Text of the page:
Recently, Washington has been forcing the EU countries to abandon Russian gas supplies in favor of American LNG imports, although this is economically unprofitable. According to the IMF, in April the price of Russian gas at the border with Germany reached 183 dollars per thousand cubic meters of gas. At the same time, across the EU market, gas is being traded at the level of 188 dollars per thousand cubic meters of gas without delivery, and the price of American LNG is even higher than that. According to the US Energy Agency (EIA), in February, its customers in Spain, Portugal and Turkey had to pay 245 dollars per thousand cubic meters of gas.
Nevertheless, in April the Polish PGNIG announced a contract with the only American LNG exporter, Cheniere, and the Minister for Strategic Energy Infrastructure, Peter Naimsky, in order to please his masters in Washington, announced that America’s LNG supplies would significantly reduce Europe’s dependence on Russia’s Gazprom. The government spokesman, however, indirectly confirmed that the supplies are cheap and its alernatives would be expensive if suppliers were required to pay transport costs on their own. Vice-president of PGNIG Maciej Wozniak, however, refused to announce the price of the LNG supplies that are to be delivered to Poland this summer.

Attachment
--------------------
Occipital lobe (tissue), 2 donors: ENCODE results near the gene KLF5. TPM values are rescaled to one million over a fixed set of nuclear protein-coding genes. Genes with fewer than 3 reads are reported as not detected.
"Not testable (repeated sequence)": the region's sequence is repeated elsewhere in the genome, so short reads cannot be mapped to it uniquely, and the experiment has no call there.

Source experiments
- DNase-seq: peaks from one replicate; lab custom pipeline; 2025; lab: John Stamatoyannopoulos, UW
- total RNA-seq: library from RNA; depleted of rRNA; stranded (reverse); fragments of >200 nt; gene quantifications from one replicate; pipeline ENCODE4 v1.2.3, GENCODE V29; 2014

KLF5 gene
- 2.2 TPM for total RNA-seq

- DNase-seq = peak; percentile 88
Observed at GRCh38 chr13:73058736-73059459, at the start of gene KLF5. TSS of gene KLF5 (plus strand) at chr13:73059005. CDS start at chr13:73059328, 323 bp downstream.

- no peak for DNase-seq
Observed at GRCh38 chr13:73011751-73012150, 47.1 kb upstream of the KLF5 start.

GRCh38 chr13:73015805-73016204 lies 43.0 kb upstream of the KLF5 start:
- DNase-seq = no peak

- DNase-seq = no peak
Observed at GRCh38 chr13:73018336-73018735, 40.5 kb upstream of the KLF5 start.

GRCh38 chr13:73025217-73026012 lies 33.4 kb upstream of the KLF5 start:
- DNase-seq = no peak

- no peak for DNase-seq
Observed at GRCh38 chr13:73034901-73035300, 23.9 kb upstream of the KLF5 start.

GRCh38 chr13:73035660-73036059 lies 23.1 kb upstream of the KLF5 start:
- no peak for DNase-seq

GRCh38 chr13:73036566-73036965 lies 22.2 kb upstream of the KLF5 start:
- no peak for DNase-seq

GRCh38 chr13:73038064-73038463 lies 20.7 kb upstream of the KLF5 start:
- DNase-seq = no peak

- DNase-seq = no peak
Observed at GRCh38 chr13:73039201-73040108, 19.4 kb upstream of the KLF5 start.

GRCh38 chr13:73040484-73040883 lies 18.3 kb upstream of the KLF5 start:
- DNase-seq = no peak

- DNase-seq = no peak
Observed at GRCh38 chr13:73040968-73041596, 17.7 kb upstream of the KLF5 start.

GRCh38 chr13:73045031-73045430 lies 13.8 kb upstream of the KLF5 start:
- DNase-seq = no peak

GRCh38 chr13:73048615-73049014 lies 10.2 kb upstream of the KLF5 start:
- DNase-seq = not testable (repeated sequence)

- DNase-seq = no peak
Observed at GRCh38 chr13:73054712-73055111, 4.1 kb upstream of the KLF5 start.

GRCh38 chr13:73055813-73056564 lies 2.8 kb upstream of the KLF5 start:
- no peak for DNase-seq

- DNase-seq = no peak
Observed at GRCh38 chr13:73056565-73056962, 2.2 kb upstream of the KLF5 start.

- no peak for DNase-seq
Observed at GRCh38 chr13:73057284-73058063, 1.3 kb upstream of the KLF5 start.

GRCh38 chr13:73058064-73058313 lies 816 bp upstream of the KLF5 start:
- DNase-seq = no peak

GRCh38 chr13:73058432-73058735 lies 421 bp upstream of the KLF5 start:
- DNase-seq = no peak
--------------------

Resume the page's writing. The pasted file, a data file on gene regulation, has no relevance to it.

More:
Of course, it is up to Polish politicians to decide whether or not Polish consumers must pay extra simply to appease Washington.
But it also perfectly illustrates the future of this new energy policy for many countries, with Washington now forcefully imposing American energy deliveries.
Grete Mautner is an independent researcher and journalist from Germany, exclusively for the online magazine “New Eastern Outlook.”